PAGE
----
San Diego, CA (PRWEB) May 01, 2013
Resource4thePeople announced today that it is informing consumers that a jury has awarded a California man $6.5 million in damages in the first trial* in the country over allegations that Takeda Pharmaceutical’s diabetes drug Actos can cause bladder cancer.
The jury in the Los Angeles Superior Court trial deliberated for more than five days before returning its verdict in favor of Jack Cooper, a 79-year-old man who treated his diabetes with Actos for more than four years before being diagnosed with bladder cancer in 2011, according to testimony presented by his attorneys at the trial.*
Bloomberg News reported** April 12 that Cooper’s lawyers argued that Takeda failed to adequately warn patients, doctors and government regulators about the possibility of the medication causing cancer.
“This is an important case for consumers who have been following the progress of more than 3,000 lawsuits alleging that long-term use of Actos may cause bladder cancer,” said Resource4thePeople.
“Because of this verdict we are anticipating an increased volume of inquiries from consumers about the legal options they may have involving the long-term use of Actos.
“Therefore, our national network of attorneys will continue to offer free consultations to consumers who wish to be informed about their legal rights in cases in which they may have suffered serious side effects from the use of Actos.”
Resource4thePeople said that Actos patients are also inquiring about whether they are still eligible to file a lawsuit even though there has been a verdict in the first trial in the litigation.*
“The answer is yes, and those who wish to obtain a consultation with an experienced Actos bladder cancer lawyer for an evaluation of what compensation and legal options may be available to them should use the following link,” said Resource4thePeople.
In the Los Angeles trial, Bloomberg News reported** that Takeda faces more than 3,000 suits alleging Actos caused bladder cancer or other ailments, according to court records. Cooper’s suit was among those gathered before Judge Kenneth Freeman in Los Angeles. Other cases are in federal court in Louisiana.***
“More than 1,200 suits have been consolidated before a federal judge in Louisiana for pretrial information exchanges,” Bloomberg reported. “The first federal case is set for trial in January, according to court filings.”
Cooper is a retired telephone company worker who, according to the Bloomberg report, had his case “heard on an expedited basis” after the judge found that Cooper is gravely ill.
Bloomberg also reported that Cooper’s lawyer “told jurors that while Takeda’s own research found links between Actos and bladder cancer as early as 2004, company officials didn’t tell regulators about the findings for seven years.”
The lawyers showed jurors internal Takeda email messages in which executives urged colleagues to persuade the U.S. Food and Drug Administration not to demand increased warnings about bladder cancer on Actos’ label out of fear that sales would drop, according to the Bloomberg report.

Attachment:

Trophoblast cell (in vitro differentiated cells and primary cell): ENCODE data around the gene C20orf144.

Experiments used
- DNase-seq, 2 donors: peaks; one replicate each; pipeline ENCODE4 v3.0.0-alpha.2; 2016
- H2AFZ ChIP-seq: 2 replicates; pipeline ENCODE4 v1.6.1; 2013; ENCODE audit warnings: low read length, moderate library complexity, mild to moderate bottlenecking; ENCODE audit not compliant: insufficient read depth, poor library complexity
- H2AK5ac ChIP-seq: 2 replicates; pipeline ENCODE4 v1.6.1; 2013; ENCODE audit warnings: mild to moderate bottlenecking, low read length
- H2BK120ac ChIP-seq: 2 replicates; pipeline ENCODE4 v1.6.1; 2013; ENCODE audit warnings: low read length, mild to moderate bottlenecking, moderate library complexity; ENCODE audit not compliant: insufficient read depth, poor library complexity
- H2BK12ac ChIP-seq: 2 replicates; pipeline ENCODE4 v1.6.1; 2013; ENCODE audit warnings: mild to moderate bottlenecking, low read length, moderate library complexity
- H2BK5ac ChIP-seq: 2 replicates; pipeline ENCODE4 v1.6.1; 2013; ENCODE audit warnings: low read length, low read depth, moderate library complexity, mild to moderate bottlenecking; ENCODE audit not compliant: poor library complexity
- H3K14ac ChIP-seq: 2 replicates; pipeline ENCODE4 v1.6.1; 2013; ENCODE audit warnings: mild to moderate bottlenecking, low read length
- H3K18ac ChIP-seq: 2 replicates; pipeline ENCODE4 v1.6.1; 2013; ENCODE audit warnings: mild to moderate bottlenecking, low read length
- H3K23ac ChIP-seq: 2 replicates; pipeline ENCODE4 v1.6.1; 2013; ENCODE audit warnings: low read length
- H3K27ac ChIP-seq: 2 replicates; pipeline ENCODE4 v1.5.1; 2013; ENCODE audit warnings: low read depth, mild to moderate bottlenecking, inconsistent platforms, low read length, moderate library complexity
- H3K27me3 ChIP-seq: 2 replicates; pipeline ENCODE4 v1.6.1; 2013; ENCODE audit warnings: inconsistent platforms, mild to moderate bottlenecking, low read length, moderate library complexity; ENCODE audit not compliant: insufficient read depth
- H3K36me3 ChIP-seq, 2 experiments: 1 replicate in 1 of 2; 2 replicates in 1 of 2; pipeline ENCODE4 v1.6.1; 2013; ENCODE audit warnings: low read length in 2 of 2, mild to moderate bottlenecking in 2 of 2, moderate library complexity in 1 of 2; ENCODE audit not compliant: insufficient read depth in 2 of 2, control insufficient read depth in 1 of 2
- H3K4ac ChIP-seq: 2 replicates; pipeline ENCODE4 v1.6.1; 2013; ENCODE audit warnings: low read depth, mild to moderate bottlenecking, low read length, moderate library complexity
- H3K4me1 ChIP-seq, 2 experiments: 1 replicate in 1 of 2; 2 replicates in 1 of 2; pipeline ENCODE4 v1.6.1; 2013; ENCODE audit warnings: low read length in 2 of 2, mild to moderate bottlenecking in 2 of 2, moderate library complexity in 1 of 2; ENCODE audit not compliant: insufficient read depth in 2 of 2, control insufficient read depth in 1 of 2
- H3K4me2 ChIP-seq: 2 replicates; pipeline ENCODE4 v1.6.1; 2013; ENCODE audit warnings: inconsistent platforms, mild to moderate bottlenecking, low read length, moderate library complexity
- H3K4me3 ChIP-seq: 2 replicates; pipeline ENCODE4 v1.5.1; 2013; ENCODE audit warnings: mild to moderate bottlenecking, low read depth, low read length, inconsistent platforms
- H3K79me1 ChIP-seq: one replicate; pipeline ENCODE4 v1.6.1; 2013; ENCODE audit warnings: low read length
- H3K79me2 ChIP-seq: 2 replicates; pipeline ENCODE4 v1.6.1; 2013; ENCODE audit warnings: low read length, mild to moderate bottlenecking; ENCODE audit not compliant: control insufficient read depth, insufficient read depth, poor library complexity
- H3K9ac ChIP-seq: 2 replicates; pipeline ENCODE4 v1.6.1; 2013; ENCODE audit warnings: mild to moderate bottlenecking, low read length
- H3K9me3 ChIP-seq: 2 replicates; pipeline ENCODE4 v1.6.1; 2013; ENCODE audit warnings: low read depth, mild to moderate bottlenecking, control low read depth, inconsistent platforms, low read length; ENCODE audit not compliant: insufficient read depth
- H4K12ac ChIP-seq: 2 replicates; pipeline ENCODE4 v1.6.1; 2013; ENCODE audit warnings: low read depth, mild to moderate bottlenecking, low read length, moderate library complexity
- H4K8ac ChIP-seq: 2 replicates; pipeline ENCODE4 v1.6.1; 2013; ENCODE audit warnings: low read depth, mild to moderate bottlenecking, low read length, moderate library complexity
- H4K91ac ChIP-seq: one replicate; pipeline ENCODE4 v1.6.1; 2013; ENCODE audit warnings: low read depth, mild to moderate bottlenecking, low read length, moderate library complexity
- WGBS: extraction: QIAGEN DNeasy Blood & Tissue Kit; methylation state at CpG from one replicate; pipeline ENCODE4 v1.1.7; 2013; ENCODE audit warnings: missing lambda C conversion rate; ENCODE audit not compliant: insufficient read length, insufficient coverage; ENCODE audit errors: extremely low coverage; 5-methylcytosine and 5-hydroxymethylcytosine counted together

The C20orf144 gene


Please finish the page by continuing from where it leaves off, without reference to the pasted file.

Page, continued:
The Los Angeles trial is one component of the Actos bladder cancer litigation. As this case proceeds other federal court cases that have been consolidated into a federal multi-district litigation are still pending.***
Multi-district litigations are designated by a special federal panel that chooses a single judge to oversee pre-trial evidence-gathering and other legal activities before deciding whether to grant such cases class-action status.
That judge, U.S. District Judge Rebecca Doherty, has scheduled the first bellwether trial in that litigation to be held in November. Bellwether trials are scheduled to allow attorneys for the plaintiffs and defendants to test the strength of their cases.
Concerns about Actos were raised by the U.S. Food and Drug Administration in 2011 after the agency staff reviewed a Takeda-sponsored study which documented an increased risk of developing bladder cancer with Actos than other diabetes drugs.****
Here is part of the safety announcement:
“The U.S. Food and Drug Administration (FDA) is informing the public that use of the diabetes medication Actos (pioglitazone) for more than one year may be associated with an increased risk of bladder cancer. Information about this risk will be added to the Warnings and Precautions section of the label for pioglitazone-containing medicines. The patient Medication Guide for these medicines will also be revised to include information on the risk of bladder cancer.”
“Consumers and diabetes patients should also be aware of the fact that in this health warning the FDA noted that Actos has been pulled from the pharmacy shelves in France and Germany but has not been recalled in the United States,” said Resource4thePeople.
Another important finding from medical research, according to Resource4thePeople, comes from the findings of a study recently published in Diabetic Medicine, which also links the use of Actos (pioglitazone) to increased risk of bladder cancer.*****
The findings were based on independent research and data from six other studies that included information taken from more than 215,000 diabetes patients.
The authors of the study reached the following conclusion, according to an abstract of the study:
“Pioglitazone use is associated with an increased risk of bladder cancer. Clinicians must consider this increased risk in the context of the baseline risk for bladder cancer of their patients, other adverse features of this medicine (e.g. weight gain, cost) and its potential anti-hyperglycaemic benefits.”
*Cooper v. Takeda Pharmaceuticals America, Inc., CGC-12-518535, California Superior Court (Los Angeles)
*** In Re: Actos (Pioglitazone) Products Liability Litigation, MDL2299 U.S. District Court, Western District of Louisiana